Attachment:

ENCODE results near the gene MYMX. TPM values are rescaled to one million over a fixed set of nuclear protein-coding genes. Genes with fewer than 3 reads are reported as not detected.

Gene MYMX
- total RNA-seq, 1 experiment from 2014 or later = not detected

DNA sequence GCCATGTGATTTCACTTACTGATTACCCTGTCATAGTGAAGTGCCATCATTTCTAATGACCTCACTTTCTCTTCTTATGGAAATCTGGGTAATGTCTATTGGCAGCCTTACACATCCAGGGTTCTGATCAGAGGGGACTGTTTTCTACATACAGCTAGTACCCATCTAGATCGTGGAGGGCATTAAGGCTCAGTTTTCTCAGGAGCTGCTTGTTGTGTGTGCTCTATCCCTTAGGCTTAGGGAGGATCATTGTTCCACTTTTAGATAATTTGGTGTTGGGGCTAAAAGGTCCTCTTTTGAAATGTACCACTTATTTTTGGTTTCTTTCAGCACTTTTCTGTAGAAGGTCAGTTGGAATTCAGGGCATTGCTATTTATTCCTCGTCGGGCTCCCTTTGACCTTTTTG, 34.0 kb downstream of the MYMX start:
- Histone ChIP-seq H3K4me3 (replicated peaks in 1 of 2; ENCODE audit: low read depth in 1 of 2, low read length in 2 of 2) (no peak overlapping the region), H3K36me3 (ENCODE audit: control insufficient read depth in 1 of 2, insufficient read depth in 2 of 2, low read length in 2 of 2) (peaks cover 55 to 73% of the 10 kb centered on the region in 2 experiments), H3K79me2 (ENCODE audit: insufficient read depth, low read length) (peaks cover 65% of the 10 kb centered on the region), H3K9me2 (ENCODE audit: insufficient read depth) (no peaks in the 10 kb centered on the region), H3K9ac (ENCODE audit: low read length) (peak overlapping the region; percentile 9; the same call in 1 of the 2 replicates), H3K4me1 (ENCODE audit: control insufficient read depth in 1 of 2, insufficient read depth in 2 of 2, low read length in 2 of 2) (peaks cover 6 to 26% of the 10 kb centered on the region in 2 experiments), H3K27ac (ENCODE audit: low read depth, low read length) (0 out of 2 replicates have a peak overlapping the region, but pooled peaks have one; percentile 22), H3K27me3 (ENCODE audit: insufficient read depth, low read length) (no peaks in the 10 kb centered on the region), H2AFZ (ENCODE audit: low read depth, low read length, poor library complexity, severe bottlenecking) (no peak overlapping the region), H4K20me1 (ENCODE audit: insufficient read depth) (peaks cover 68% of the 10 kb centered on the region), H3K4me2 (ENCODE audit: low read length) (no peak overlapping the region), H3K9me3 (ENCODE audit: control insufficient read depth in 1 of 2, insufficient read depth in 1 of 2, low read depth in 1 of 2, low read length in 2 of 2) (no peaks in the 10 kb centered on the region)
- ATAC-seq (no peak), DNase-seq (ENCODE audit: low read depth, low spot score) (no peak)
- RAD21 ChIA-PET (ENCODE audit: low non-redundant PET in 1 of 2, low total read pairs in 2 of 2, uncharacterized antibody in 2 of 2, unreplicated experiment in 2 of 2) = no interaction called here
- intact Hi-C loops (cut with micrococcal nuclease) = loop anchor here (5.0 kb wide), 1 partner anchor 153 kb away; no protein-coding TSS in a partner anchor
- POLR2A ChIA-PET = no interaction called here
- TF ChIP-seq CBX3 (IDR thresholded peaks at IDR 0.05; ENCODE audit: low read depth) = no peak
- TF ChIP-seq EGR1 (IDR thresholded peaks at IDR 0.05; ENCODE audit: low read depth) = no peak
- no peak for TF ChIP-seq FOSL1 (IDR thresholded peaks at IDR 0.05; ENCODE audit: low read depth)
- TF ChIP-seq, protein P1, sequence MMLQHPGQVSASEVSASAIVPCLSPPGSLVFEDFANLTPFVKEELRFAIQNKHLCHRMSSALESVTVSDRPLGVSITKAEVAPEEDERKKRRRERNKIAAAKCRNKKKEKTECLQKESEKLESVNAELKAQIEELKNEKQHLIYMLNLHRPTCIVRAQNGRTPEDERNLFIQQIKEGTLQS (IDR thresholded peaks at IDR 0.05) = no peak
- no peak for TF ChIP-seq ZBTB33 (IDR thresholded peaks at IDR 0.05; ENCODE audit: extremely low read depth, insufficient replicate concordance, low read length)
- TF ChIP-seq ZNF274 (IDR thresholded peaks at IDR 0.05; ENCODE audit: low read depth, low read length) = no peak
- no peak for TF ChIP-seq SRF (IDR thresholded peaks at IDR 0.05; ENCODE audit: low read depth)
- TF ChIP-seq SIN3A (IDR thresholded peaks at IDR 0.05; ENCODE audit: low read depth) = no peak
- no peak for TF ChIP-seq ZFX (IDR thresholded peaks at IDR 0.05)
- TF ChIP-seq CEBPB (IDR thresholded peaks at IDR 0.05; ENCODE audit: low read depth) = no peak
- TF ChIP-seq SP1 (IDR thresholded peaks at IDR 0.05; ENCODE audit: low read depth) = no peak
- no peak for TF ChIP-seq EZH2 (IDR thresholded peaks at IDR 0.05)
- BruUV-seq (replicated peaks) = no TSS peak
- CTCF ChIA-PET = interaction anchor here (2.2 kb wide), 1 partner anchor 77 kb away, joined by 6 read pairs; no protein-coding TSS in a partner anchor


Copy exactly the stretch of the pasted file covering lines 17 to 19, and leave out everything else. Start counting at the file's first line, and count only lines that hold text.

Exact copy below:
- TF ChIP-seq SIN3A (IDR thresholded peaks at IDR 0.05; ENCODE audit: low read depth) = no peak
- no peak for TF ChIP-seq ZFX (IDR thresholded peaks at IDR 0.05)
- TF ChIP-seq CEBPB (IDR thresholded peaks at IDR 0.05; ENCODE audit: low read depth) = no peak